This week Liv Rooth answers our five questions about theater, life and the roles she’s dying to play. You might’ve seen Liv on Broadway in Venus in Fur or Born Yesterday. Or Off-Broadway at Lincoln Center or Primary Stages. Or on TV in The Good Wife or Elementary. Regardless of where you’ve seen her in the past, you can currently see her on stage at the Bank Street Theater in Nice Girl, which runs until June 7th. Let’s learn a little more about what makes Liv Rooth tick.
1. When did you realize you wanted to be an actor? What was your first appearance on a stage?
Beginning when I was five, I spent countless hours putting on plays with my friends for my parents — always with huge flashlight spotlights, programs, tickets (at least 10 cents!), and elaborate costumes from my several overflowing dress-up trunks. The defining moment came when I was eight years old, though. I played a little girl in a professional production of Gigi at Tulane Summer Lyric Theater. This meant I spent a few numbers on stage with a great company of actors and, most thrillingly, the beautiful actress playing Gigi. I watched her, enraptured, every night. She also let me and the other little girl in the play come sit in hair and makeup with her before the show. I loved how she spoke to us so warmly, treated us like professionals, and answered all of our questions about being actors when we grew up. I think the special onstage and offstage interactions I had with that young woman fascinated and inspired me so completely that I was hooked forever.
2. What’s one piece of advice you’ve received during your career that’s really stuck with you?
I was taught to give every bit of everything I’ve got and get the hell out of my own way. To be always generous with my fellow actors, and to risk, fail spectacularly, then risk again.
3. In Nice Girl you play Sherry, Josephine’s unlucky-in-love co-worker. What are you most looking forward to in terms of bringing this character to life?
Sherry is one of the best characters I’ve ever worked on. Sherry’s got a HUGE heart and is funny as hell. She’s completely screwed up, brash, brave, aggressive, and messy. My favorite thing about her is that she is very selfish, but also very generous, and that combination helps her discover so much about herself in the play. I think by the end she’s experiencing a depth of feeling and strength of character she never thought she had.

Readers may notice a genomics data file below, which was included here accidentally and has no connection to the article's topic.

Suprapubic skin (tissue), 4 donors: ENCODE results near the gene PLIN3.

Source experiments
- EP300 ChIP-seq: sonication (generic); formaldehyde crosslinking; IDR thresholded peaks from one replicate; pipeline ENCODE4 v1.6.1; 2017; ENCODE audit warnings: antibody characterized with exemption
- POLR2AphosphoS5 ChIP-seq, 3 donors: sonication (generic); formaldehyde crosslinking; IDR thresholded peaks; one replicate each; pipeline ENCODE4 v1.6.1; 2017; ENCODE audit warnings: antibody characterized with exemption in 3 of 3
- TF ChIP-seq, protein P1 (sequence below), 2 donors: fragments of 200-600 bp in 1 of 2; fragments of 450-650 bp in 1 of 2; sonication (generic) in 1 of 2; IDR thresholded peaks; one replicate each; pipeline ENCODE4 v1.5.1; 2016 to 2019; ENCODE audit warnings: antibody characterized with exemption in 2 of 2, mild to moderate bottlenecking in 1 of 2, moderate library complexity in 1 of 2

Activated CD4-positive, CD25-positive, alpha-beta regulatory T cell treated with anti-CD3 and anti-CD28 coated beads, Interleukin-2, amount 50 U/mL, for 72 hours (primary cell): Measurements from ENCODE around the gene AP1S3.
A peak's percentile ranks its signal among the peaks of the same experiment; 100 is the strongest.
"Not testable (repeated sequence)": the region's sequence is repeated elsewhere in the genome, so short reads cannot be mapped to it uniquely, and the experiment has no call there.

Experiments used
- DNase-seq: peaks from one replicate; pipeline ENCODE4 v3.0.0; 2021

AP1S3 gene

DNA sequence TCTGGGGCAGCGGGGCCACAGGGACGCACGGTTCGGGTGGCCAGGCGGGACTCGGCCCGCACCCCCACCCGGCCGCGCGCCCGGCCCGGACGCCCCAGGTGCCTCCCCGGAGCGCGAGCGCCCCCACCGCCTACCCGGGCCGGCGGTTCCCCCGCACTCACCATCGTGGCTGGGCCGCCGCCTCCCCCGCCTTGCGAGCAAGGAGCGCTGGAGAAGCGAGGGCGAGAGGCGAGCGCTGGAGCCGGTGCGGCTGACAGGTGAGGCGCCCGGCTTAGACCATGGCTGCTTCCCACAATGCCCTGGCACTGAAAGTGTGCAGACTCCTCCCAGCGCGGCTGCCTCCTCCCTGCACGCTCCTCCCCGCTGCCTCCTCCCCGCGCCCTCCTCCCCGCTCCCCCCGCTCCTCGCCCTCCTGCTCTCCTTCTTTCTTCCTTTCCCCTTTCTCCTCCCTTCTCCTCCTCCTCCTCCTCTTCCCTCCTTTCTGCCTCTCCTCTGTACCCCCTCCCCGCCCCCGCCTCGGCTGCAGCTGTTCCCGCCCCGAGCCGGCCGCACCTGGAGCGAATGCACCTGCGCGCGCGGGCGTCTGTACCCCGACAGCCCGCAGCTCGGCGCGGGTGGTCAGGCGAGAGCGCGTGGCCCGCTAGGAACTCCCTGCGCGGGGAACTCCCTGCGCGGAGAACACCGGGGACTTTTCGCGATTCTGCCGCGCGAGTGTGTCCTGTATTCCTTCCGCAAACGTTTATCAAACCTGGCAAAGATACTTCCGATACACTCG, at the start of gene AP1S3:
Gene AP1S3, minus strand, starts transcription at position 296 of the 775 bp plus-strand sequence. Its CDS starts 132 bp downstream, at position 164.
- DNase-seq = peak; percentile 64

4. What’s your favorite thing about doing theater?
No way to answer that! Everything! I love it all, except when I don’t, but even then, whatever it is I don’t like in that moment makes me appreciate another aspect of the theater even more.
5. What’s one role you’re dying to play?
I have no answer to this one either! The extremely rewarding roles I have played — the ones that have strengthened me, given me courage, made me better and fiercer — at least half of those are parts I never thought I was right for, or wasn’t sure I could pull off. I never, ever, ever wanted to touch Nora with a ten foot pole, but I was offered the role and worked on it last year at a beautiful theater, with a director I love and trust, and with a team of exceptional artists. It was one of the great challenges and joys of my career. All of the plays I’ve done with David Ives taught me to believe I could do comedy and also be a ferocious leading lady. So now I want to tackle any great role, play hard, and do my job even better with every performance.